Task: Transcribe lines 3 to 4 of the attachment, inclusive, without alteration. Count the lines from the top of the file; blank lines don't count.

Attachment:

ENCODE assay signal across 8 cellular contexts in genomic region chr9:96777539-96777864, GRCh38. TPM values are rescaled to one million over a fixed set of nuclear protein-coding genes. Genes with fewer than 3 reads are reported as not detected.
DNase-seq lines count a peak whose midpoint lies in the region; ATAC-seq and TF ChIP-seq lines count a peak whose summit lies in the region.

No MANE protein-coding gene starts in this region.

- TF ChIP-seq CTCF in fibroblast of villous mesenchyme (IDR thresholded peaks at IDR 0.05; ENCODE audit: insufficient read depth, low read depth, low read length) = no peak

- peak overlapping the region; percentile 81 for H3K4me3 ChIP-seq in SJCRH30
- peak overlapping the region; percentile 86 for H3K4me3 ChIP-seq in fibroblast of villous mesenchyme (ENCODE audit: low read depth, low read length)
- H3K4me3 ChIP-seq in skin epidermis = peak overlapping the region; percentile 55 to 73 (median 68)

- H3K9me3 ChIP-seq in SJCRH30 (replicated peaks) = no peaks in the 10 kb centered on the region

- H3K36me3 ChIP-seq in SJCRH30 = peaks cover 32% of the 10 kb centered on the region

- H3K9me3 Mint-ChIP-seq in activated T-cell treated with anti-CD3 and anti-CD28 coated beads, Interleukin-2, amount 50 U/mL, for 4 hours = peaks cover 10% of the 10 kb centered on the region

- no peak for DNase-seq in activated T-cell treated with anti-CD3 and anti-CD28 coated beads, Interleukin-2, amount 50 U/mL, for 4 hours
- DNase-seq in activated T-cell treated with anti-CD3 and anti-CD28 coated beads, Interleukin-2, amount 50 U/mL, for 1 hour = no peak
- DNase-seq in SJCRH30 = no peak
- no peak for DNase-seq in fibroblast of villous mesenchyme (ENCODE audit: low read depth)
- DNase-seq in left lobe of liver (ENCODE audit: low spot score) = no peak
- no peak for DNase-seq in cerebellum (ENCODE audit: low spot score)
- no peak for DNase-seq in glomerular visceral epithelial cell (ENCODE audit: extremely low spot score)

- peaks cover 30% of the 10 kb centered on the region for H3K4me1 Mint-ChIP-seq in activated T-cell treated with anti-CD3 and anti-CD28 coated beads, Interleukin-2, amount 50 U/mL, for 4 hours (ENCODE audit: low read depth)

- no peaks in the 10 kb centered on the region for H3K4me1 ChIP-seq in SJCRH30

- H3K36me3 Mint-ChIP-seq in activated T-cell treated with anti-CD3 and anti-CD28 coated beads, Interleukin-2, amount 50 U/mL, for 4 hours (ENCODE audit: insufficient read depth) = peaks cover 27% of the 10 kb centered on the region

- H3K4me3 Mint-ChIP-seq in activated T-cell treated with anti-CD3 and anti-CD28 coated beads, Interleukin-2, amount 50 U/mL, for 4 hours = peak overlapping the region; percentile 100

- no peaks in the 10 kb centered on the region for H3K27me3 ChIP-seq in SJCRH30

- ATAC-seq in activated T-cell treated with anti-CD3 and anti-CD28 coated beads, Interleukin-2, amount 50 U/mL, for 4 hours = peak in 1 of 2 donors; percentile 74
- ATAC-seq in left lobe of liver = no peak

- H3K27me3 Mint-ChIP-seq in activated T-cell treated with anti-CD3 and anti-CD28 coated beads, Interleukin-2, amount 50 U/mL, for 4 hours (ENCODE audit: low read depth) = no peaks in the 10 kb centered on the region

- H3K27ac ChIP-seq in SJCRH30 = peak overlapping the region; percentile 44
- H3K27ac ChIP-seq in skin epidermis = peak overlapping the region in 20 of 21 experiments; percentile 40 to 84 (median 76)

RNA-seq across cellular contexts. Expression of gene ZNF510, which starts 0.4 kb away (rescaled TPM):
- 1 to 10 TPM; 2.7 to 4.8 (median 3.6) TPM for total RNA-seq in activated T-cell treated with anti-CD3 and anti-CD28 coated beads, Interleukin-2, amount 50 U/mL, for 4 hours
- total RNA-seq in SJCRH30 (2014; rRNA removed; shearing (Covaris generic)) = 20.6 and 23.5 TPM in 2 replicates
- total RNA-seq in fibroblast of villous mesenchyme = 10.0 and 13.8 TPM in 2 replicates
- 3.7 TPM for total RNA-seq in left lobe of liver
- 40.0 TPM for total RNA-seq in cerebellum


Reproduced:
No MANE protein-coding gene starts in this region.

- TF ChIP-seq CTCF in fibroblast of villous mesenchyme (IDR thresholded peaks at IDR 0.05; ENCODE audit: insufficient read depth, low read depth, low read length) = no peak